Published in the South Florida Sun-Sentinel, December 7, 2008
Jurors aren't physicians. They're regular people. So why would we entrust them with medical decisions best made by clinicians or scientists?
It sounds preposterous, but jurors could be given the responsibility for deciding how doctors should practice. That's the scenario one woman is pushing before the Supreme Court.
Instead of experts at the Food and Drug Administration having the final say on drug safety, people whose medical training consists of watching ER reruns could wield the power to pull the plug on a drug critical to your health.
The Court just heard oral arguments in Wyeth v. Levine, challenging a legal doctrine known as "preemption," which states that federal law trumps state law when they conflict. Rooted in the Supremacy Clause of the U.S. Constitution, this legal principle provides a way to resolve discrepancies between federal, state, and local statutes.
This legal battle began when a woman named Diana Levine was awarded $6.7 million in damages after she was accidentally injured by an intravenous administration of the anti-nausea drug Phenergan in April 2000. Approved in 1955 by the FDA, Phenergan is used to control severe nausea and vomiting. Over the past 50 years, millions of doses of Phenergan have provided relief.
Levine sued both the supervising physician and the physician's assistant who injected the drug. The providers settled out of court.
Levine also sued the maker of Phenergan, Wyeth, despite the fact the error was caused by the physician's assistant, who gave twice the recommended dose and accidentally exposed an artery to the drug. This caused gangrene and led to amputation of part of her arm.
Levine's lawyers argued Phenergan's label contained inadequate warnings of the drug's risks. But the label contained four prominent warnings about the risks of improper administration, including the method used on Levine, as well as instructions on proper dosage.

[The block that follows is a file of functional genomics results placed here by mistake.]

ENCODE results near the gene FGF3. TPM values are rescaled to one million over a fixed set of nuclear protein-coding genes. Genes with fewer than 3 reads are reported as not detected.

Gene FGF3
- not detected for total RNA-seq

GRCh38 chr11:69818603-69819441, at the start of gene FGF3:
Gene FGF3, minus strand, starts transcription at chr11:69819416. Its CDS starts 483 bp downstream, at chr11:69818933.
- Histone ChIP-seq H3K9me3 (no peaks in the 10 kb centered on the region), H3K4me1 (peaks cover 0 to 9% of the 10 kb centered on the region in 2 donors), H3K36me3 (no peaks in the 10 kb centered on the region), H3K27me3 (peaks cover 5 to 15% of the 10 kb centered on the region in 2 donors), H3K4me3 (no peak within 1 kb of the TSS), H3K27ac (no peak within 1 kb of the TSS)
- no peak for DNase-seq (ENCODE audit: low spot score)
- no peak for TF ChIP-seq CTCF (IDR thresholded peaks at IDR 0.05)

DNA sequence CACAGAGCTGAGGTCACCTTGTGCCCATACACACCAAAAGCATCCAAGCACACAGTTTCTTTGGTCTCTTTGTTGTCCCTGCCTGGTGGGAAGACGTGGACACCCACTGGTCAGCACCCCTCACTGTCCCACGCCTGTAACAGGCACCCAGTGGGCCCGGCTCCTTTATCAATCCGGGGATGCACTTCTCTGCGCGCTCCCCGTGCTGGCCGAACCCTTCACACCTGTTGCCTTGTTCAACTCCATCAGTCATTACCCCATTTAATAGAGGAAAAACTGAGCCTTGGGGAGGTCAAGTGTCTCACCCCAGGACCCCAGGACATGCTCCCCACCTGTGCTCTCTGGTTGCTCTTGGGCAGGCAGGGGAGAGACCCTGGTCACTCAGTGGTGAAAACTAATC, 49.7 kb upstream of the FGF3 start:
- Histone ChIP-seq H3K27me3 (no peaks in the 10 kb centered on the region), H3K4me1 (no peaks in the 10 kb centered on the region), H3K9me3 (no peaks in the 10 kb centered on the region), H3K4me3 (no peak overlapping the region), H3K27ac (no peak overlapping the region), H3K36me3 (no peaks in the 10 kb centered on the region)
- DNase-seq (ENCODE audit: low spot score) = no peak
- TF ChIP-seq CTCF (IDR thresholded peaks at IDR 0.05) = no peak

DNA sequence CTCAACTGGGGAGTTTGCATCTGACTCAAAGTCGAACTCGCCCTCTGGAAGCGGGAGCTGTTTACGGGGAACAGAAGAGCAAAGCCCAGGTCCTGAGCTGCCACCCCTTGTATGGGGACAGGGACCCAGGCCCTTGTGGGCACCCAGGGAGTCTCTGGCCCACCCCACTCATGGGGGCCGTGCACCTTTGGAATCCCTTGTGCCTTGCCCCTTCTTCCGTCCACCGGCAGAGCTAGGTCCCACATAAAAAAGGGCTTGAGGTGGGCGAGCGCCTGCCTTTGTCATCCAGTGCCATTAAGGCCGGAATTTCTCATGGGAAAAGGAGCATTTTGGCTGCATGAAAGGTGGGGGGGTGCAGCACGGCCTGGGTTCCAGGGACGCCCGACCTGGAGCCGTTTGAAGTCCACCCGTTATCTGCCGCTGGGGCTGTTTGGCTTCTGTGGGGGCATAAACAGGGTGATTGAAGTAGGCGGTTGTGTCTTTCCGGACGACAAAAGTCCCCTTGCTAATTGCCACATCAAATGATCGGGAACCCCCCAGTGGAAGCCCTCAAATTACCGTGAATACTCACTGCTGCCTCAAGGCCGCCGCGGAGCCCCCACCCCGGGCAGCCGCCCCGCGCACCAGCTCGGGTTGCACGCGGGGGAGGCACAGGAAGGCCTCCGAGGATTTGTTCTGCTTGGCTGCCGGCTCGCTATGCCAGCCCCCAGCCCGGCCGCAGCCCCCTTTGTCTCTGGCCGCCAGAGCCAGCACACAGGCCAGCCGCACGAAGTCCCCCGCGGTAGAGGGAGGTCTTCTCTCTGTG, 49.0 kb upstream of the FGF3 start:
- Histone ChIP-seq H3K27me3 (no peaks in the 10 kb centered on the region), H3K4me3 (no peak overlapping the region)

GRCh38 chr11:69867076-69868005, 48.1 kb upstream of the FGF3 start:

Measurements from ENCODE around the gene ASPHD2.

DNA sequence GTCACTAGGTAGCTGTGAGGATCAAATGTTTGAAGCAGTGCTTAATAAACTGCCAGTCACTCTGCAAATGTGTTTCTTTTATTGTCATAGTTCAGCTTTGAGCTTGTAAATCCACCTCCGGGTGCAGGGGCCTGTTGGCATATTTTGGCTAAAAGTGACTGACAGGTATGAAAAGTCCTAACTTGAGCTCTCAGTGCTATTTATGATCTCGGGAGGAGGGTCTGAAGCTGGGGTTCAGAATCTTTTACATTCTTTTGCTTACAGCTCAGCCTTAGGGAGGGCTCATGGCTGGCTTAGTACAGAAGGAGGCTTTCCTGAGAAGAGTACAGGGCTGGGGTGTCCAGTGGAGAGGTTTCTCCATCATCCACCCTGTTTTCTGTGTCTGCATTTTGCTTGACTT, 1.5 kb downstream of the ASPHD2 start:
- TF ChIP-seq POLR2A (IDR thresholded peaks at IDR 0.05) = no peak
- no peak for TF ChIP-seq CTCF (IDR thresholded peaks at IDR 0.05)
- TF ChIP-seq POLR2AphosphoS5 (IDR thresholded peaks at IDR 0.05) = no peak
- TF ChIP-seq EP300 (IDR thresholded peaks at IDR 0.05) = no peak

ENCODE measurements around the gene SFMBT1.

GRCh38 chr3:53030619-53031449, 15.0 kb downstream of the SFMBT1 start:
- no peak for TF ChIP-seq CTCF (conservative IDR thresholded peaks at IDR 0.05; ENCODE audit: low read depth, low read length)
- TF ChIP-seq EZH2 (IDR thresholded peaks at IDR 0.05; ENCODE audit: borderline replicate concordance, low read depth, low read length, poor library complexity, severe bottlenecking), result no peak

The FDA and an expert advisory committee had reviewed the warnings multiple times. In fact, the FDA required Wyeth to maintain the label's warnings.
Levine's lawsuit directly challenges the content of FDA-approved labeling and whether that labeling should protect manufacturers against law suits as fair warning to consumers and physicians about a medication's risks and proper administration.
For more than half a century, the public has relied on FDA experts to approve labels that inform consumers of the benefits and risks of their medications. Companies spend about a billion dollars to develop and achieve FDA approval of a new drug. If lay jurors in 50 states are able to overrule this process, then the entire FDA approval scheme would become meaningless.
If Wyeth loses before the Court, consumers can look forward to a litigation free-for-all in which juries — not scientists or clinicians — are the de facto providers of information on drugs.
A blow against preemption would also be a blow to America's innovative drug pipeline. Drug manufacturers would have to divert funds from research to defending and complying with a dizzying spiral of litigation.
But if the Court stands in support of preemption, patients will know the warning labels posted on drugs are vetted by scientists with the medical insight and expertise necessary for making them.
Joel White is a Senior Fellow at the Galen Institute, and lives in Washington, D.C.